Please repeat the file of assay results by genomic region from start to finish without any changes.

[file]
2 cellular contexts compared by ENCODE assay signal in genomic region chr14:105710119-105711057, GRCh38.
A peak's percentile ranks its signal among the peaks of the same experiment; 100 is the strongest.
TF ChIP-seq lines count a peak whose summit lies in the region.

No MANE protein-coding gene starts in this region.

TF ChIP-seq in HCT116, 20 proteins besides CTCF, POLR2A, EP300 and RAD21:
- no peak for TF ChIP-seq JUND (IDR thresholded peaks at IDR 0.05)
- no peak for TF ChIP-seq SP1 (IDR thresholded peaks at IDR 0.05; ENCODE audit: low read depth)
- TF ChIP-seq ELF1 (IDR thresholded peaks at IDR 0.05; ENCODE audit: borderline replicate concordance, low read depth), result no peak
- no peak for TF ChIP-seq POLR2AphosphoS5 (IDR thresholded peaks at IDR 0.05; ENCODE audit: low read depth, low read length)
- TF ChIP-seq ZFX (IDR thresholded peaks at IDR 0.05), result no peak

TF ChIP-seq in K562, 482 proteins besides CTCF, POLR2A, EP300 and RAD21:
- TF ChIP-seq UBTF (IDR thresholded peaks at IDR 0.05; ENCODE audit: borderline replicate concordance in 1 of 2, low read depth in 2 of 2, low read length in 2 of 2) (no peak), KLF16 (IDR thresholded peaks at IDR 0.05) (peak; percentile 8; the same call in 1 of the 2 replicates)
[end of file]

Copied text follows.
2 cellular contexts compared by ENCODE assay signal in genomic region chr14:105710119-105711057, GRCh38.
A peak's percentile ranks its signal among the peaks of the same experiment; 100 is the strongest.
TF ChIP-seq lines count a peak whose summit lies in the region.

No MANE protein-coding gene starts in this region.

TF ChIP-seq in HCT116, 20 proteins besides CTCF, POLR2A, EP300 and RAD21:
- no peak for TF ChIP-seq JUND (IDR thresholded peaks at IDR 0.05)
- no peak for TF ChIP-seq SP1 (IDR thresholded peaks at IDR 0.05; ENCODE audit: low read depth)
- TF ChIP-seq ELF1 (IDR thresholded peaks at IDR 0.05; ENCODE audit: borderline replicate concordance, low read depth), result no peak
- no peak for TF ChIP-seq POLR2AphosphoS5 (IDR thresholded peaks at IDR 0.05; ENCODE audit: low read depth, low read length)
- TF ChIP-seq ZFX (IDR thresholded peaks at IDR 0.05), result no peak

TF ChIP-seq in K562, 482 proteins besides CTCF, POLR2A, EP300 and RAD21:
- TF ChIP-seq UBTF (IDR thresholded peaks at IDR 0.05; ENCODE audit: borderline replicate concordance in 1 of 2, low read depth in 2 of 2, low read length in 2 of 2) (no peak), KLF16 (IDR thresholded peaks at IDR 0.05) (peak; percentile 8; the same call in 1 of the 2 replicates)